BOX 1-2Emotion, Affect, Consciousness, and Awareness

In everyday use, “emotion” means a feeling that is consciously experienced and either negative (e.g., fear) or positive (e.g., joy). To scientists specializing in emotion research, states that are positive (i.e., accepted/preferred) or negative (i.e., aversive/not tolerated/avoided) are said to have a property called “valence.” In the context of animal pain, the term “affect” instead of “emotion” is used because it is the scientific word whose meaning is closest to the colloquial use of “emotion,” while also being less anthropomorphic. Thus to scientists specializing in emotion research, “affect” (or “affective”) covers all states with valence; these include emotions (typically regarded as specific states induced by ongoing stimuli or events), moods (more generalized and longer lasting), and certain clinical conditions (e.g., depression) (Panksepp 2005; Rolls 2000, 2005; Russell 2003; Winkielman et al. 2005). However, some researchers use the terms specifically to refer to the human experience of conscious feelings (Panksepp 2005; Russell 2003).

This use of the terms “affect” and “affective” requires clarification of the terms “conscious” and “consciousness.” The word “conscious” has a range of meanings, from the experience of the most basic form of sensation to the ability to have higher-order thoughts about one’s own experiences, perspectives, or states of knowledge. In this report, conscious is used only to mean the former, thus referring to the “raw feel” of stimuli or events (Block 1997) or “the experience of sensation” (Merker 2007). Terms for this in specialized literatures include “qualia” (the inner “what it is like” aspects of, for example, seeing the color green or feeling angry; Tye 2007); “primary consciousness” (Edelman 2004); “qualitative consciousness” (van Gulick 2008); and “phenomenal consciousness” (Block 1997; Tye 2007). This basic form of consciousness is generally thought to be widely distributed across the animal kingdom (though how widely is a matter of debate; see text in this chapter). For brevity, in this report we use “consciousness” or “awareness” interchangeably. In the context of pain, such awareness is what distinguishes pain from nociception (see Boxes 1-3 and 1-4).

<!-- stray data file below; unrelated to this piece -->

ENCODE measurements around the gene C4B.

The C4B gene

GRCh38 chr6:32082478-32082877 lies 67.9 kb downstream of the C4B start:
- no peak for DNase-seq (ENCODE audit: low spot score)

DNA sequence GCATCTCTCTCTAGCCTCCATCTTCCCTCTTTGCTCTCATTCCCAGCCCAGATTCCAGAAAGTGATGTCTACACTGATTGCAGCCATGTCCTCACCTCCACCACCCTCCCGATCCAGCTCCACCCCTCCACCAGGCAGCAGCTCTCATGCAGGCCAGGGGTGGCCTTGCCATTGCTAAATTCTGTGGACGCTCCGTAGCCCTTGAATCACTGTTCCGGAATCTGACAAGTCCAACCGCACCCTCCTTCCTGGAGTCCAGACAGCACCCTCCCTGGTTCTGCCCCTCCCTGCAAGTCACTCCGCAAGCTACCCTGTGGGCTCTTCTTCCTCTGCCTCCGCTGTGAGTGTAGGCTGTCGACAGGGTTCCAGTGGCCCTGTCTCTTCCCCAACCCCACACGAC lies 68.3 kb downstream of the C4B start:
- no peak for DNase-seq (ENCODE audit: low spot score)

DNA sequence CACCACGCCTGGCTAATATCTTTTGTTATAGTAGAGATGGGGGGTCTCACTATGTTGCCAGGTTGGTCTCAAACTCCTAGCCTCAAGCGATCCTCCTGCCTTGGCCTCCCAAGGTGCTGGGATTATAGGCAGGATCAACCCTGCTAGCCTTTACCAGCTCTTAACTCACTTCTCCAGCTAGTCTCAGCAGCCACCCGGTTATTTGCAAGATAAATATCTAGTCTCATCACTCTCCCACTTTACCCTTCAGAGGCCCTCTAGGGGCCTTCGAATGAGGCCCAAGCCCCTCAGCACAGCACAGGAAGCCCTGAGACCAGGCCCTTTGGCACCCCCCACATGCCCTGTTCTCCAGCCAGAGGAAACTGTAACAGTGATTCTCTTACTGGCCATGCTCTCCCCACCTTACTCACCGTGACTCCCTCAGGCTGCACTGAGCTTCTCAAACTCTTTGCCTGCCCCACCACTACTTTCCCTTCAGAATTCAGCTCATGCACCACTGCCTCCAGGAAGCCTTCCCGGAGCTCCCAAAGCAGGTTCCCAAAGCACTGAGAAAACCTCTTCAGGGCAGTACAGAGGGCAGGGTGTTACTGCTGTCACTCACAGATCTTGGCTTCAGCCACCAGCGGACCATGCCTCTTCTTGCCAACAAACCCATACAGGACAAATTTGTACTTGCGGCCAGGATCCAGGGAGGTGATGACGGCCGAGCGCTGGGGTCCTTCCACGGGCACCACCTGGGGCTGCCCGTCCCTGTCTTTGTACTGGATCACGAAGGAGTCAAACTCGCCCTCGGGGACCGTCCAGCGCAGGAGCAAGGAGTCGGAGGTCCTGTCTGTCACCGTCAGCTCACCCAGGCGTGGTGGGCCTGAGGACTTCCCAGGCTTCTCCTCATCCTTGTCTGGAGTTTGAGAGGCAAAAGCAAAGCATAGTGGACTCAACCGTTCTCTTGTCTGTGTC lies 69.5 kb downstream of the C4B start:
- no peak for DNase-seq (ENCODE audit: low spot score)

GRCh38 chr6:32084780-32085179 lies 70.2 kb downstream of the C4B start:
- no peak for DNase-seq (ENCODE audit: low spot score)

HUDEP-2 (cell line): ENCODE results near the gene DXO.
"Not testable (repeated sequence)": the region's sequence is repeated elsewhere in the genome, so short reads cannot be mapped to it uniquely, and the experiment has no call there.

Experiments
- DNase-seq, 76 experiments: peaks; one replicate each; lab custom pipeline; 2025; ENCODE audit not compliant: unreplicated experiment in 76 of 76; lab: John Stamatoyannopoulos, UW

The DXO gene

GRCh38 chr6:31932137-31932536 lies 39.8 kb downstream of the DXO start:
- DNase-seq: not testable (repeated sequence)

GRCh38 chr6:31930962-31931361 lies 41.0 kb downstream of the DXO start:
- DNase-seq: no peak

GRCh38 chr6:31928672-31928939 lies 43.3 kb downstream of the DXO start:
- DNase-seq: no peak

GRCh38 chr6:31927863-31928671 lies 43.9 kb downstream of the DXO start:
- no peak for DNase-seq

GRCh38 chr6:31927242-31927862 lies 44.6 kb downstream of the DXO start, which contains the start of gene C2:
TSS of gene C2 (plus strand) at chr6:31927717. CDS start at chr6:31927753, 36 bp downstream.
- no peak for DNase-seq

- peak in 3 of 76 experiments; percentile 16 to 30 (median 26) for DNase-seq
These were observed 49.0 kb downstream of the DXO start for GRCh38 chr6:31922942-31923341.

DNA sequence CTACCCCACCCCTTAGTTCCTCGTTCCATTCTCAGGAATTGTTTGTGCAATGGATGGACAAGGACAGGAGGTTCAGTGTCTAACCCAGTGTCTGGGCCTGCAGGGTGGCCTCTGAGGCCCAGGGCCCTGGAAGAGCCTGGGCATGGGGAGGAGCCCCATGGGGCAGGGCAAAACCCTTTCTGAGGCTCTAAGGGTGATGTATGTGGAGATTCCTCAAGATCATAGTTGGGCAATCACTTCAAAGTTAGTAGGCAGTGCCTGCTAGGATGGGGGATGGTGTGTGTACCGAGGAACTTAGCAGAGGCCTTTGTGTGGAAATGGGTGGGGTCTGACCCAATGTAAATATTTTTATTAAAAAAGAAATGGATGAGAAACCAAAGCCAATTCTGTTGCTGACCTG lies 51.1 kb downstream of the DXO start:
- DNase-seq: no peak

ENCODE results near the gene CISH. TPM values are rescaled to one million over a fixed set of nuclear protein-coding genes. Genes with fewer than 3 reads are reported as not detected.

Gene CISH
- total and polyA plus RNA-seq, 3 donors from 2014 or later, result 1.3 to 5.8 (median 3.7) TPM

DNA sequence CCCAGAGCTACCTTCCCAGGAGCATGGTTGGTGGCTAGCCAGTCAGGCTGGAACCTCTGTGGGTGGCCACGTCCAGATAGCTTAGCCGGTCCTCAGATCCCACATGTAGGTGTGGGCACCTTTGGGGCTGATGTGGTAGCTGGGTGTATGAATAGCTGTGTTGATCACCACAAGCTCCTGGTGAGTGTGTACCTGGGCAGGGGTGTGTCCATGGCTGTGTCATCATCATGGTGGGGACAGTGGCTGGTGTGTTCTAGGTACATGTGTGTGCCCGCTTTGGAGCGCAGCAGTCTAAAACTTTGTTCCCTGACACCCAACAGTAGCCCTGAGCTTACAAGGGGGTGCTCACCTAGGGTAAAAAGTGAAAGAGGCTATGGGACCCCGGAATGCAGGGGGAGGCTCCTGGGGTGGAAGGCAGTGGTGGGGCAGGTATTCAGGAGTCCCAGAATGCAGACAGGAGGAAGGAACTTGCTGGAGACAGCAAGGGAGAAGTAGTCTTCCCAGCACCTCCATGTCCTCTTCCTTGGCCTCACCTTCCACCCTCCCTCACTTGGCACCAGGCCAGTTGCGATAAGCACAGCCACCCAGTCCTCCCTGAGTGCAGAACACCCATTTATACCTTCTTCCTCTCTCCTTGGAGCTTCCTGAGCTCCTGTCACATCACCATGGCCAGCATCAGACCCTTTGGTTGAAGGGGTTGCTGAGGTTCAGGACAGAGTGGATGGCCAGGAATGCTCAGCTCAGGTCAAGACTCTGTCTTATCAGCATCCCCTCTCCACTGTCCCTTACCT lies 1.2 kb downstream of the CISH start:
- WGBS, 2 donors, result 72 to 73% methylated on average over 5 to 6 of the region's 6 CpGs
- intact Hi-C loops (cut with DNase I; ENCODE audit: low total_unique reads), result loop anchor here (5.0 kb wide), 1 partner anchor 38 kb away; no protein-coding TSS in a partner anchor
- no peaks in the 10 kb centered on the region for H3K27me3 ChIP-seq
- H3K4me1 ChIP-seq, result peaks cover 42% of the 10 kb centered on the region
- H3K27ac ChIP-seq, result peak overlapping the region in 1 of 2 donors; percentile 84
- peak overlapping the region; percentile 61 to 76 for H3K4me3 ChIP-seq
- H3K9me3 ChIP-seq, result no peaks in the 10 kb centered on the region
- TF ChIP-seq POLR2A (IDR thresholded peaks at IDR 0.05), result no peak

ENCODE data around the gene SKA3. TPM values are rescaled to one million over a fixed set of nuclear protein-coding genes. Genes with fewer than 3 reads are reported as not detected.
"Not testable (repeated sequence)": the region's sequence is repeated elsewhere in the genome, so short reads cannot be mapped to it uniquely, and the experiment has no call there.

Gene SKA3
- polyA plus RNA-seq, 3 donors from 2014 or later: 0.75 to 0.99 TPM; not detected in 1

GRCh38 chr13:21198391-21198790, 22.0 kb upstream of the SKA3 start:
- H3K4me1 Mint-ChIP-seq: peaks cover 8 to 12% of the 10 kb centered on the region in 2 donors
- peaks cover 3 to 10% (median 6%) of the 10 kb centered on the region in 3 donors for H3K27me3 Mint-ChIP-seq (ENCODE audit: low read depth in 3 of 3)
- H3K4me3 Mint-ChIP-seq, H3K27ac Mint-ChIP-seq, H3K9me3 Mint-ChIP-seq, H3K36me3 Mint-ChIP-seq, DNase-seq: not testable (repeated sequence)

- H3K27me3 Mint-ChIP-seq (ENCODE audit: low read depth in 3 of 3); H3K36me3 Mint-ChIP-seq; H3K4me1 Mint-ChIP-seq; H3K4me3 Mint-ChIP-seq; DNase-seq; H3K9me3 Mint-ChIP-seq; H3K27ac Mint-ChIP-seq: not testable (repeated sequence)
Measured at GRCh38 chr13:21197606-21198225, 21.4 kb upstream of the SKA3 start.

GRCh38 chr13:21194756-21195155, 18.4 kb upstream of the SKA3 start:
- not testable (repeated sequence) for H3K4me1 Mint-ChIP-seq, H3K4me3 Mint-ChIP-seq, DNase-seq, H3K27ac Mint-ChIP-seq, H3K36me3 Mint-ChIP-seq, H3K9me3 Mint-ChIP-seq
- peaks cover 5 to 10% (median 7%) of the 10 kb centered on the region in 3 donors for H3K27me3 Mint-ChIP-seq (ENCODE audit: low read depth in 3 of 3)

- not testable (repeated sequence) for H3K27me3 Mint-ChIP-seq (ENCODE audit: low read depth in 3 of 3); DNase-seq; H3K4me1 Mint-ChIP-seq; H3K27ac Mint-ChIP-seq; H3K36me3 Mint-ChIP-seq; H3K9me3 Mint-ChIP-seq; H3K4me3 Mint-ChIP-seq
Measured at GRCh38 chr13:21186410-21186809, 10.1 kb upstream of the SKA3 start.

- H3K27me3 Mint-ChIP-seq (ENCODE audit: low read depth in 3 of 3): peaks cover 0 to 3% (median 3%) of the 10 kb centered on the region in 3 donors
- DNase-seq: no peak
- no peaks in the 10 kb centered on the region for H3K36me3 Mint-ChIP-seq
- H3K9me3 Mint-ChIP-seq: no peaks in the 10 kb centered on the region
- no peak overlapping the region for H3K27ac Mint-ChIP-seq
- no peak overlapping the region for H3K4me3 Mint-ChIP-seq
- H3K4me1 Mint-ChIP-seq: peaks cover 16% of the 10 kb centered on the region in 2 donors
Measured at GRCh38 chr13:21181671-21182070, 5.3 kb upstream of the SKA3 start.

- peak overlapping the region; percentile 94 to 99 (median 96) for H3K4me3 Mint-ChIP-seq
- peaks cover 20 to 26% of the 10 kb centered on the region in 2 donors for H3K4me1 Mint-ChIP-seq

From: 1, Pain in Research Animals: General Principles and Considerations

Cover of Recognition and Alleviation of Pain in Laboratory Animals
Recognition and Alleviation of Pain in Laboratory Animals.
National Research Council (US) Committee on Recognition and Alleviation of Pain in Laboratory Animals.
Washington (DC): National Academies Press (US); 2009.
Copyright © 2009, National Academy of Sciences.

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